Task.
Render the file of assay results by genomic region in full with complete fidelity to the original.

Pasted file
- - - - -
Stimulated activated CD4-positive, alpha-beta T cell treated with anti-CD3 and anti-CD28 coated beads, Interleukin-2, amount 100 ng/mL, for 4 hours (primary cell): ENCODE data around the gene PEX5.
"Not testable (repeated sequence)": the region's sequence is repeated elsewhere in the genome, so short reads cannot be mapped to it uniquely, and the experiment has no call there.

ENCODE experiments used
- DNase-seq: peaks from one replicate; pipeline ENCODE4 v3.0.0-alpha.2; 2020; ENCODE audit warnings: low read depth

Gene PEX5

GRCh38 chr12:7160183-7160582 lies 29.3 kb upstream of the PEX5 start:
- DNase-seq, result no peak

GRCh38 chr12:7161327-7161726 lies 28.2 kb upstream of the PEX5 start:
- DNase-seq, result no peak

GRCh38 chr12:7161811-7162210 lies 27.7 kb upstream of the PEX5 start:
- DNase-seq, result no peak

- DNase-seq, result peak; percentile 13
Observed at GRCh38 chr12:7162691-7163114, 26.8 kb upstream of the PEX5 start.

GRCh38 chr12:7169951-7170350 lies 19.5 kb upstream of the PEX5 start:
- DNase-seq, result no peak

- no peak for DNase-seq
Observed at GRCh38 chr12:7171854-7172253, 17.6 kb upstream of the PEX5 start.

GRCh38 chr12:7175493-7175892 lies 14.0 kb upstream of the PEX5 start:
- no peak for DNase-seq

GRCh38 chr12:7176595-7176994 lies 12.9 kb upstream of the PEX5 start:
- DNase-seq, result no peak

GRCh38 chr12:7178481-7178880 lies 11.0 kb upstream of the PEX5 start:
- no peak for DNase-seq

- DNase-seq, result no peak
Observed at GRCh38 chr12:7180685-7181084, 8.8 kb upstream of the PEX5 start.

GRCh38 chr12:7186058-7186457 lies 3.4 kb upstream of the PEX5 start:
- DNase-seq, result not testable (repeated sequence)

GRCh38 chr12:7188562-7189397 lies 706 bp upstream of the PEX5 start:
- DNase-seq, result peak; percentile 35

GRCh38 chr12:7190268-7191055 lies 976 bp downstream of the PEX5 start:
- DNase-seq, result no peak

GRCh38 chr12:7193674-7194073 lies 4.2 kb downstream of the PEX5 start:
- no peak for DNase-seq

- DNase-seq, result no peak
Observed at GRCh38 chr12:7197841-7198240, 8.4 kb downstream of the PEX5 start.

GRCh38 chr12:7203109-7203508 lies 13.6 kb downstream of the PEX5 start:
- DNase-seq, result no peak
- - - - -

Stimulated activated CD4-positive, alpha-beta T cell treated with anti-CD3 and anti-CD28 coated beads, Interleukin-2, amount 100 ng/mL, for 4 hours (primary cell): ENCODE data around the gene PEX5.
"Not testable (repeated sequence)": the region's sequence is repeated elsewhere in the genome, so short reads cannot be mapped to it uniquely, and the experiment has no call there.

ENCODE experiments used
- DNase-seq: peaks from one replicate; pipeline ENCODE4 v3.0.0-alpha.2; 2020; ENCODE audit warnings: low read depth

Gene PEX5

GRCh38 chr12:7160183-7160582 lies 29.3 kb upstream of the PEX5 start:
- DNase-seq, result no peak

GRCh38 chr12:7161327-7161726 lies 28.2 kb upstream of the PEX5 start:
- DNase-seq, result no peak

GRCh38 chr12:7161811-7162210 lies 27.7 kb upstream of the PEX5 start:
- DNase-seq, result no peak

- DNase-seq, result peak; percentile 13
Observed at GRCh38 chr12:7162691-7163114, 26.8 kb upstream of the PEX5 start.

GRCh38 chr12:7169951-7170350 lies 19.5 kb upstream of the PEX5 start:
- DNase-seq, result no peak

- no peak for DNase-seq
Observed at GRCh38 chr12:7171854-7172253, 17.6 kb upstream of the PEX5 start.

GRCh38 chr12:7175493-7175892 lies 14.0 kb upstream of the PEX5 start:
- no peak for DNase-seq

GRCh38 chr12:7176595-7176994 lies 12.9 kb upstream of the PEX5 start:
- DNase-seq, result no peak

GRCh38 chr12:7178481-7178880 lies 11.0 kb upstream of the PEX5 start:
- no peak for DNase-seq

- DNase-seq, result no peak
Observed at GRCh38 chr12:7180685-7181084, 8.8 kb upstream of the PEX5 start.

GRCh38 chr12:7186058-7186457 lies 3.4 kb upstream of the PEX5 start:
- DNase-seq, result not testable (repeated sequence)

GRCh38 chr12:7188562-7189397 lies 706 bp upstream of the PEX5 start:
- DNase-seq, result peak; percentile 35

GRCh38 chr12:7190268-7191055 lies 976 bp downstream of the PEX5 start:
- DNase-seq, result no peak

GRCh38 chr12:7193674-7194073 lies 4.2 kb downstream of the PEX5 start:
- no peak for DNase-seq

- DNase-seq, result no peak
Observed at GRCh38 chr12:7197841-7198240, 8.4 kb downstream of the PEX5 start.

GRCh38 chr12:7203109-7203508 lies 13.6 kb downstream of the PEX5 start:
- DNase-seq, result no peak